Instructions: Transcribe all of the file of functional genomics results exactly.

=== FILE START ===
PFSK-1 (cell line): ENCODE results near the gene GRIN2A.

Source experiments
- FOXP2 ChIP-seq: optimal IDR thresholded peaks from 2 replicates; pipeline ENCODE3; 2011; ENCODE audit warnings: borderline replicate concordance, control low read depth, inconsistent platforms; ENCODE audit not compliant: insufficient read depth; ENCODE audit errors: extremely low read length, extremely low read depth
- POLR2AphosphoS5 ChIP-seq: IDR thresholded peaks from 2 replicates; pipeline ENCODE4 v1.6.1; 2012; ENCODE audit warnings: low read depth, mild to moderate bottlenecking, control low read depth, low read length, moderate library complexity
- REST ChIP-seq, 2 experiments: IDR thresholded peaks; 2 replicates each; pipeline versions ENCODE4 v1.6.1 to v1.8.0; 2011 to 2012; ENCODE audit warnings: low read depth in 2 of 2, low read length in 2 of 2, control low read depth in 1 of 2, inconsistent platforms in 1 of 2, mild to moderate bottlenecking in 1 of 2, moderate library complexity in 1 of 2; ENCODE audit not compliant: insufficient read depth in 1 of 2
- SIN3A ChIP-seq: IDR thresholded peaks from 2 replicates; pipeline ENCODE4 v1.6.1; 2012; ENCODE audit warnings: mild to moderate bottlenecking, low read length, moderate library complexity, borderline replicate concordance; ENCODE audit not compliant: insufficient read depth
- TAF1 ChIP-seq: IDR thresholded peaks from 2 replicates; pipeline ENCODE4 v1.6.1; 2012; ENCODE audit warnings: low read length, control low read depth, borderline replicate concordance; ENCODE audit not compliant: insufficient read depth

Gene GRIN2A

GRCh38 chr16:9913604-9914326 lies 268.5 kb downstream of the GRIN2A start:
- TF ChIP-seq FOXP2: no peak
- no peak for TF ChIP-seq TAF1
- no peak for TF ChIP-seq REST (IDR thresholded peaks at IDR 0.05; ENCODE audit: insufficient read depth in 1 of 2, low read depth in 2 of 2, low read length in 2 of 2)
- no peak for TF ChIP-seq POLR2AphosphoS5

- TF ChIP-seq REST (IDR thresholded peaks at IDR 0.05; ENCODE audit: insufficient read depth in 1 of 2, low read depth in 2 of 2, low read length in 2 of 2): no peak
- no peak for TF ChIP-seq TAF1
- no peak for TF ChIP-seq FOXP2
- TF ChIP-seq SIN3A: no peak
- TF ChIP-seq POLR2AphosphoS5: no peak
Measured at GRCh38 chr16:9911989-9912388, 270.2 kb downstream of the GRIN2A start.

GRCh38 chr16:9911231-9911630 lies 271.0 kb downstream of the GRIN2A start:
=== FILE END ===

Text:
PFSK-1 (cell line): ENCODE results near the gene GRIN2A.

Source experiments
- FOXP2 ChIP-seq: optimal IDR thresholded peaks from 2 replicates; pipeline ENCODE3; 2011; ENCODE audit warnings: borderline replicate concordance, control low read depth, inconsistent platforms; ENCODE audit not compliant: insufficient read depth; ENCODE audit errors: extremely low read length, extremely low read depth
- POLR2AphosphoS5 ChIP-seq: IDR thresholded peaks from 2 replicates; pipeline ENCODE4 v1.6.1; 2012; ENCODE audit warnings: low read depth, mild to moderate bottlenecking, control low read depth, low read length, moderate library complexity
- REST ChIP-seq, 2 experiments: IDR thresholded peaks; 2 replicates each; pipeline versions ENCODE4 v1.6.1 to v1.8.0; 2011 to 2012; ENCODE audit warnings: low read depth in 2 of 2, low read length in 2 of 2, control low read depth in 1 of 2, inconsistent platforms in 1 of 2, mild to moderate bottlenecking in 1 of 2, moderate library complexity in 1 of 2; ENCODE audit not compliant: insufficient read depth in 1 of 2
- SIN3A ChIP-seq: IDR thresholded peaks from 2 replicates; pipeline ENCODE4 v1.6.1; 2012; ENCODE audit warnings: mild to moderate bottlenecking, low read length, moderate library complexity, borderline replicate concordance; ENCODE audit not compliant: insufficient read depth
- TAF1 ChIP-seq: IDR thresholded peaks from 2 replicates; pipeline ENCODE4 v1.6.1; 2012; ENCODE audit warnings: low read length, control low read depth, borderline replicate concordance; ENCODE audit not compliant: insufficient read depth

Gene GRIN2A

GRCh38 chr16:9913604-9914326 lies 268.5 kb downstream of the GRIN2A start:
- TF ChIP-seq FOXP2: no peak
- no peak for TF ChIP-seq TAF1
- no peak for TF ChIP-seq REST (IDR thresholded peaks at IDR 0.05; ENCODE audit: insufficient read depth in 1 of 2, low read depth in 2 of 2, low read length in 2 of 2)
- no peak for TF ChIP-seq POLR2AphosphoS5

- TF ChIP-seq REST (IDR thresholded peaks at IDR 0.05; ENCODE audit: insufficient read depth in 1 of 2, low read depth in 2 of 2, low read length in 2 of 2): no peak
- no peak for TF ChIP-seq TAF1
- no peak for TF ChIP-seq FOXP2
- TF ChIP-seq SIN3A: no peak
- TF ChIP-seq POLR2AphosphoS5: no peak
Measured at GRCh38 chr16:9911989-9912388, 270.2 kb downstream of the GRIN2A start.

GRCh38 chr16:9911231-9911630 lies 271.0 kb downstream of the GRIN2A start: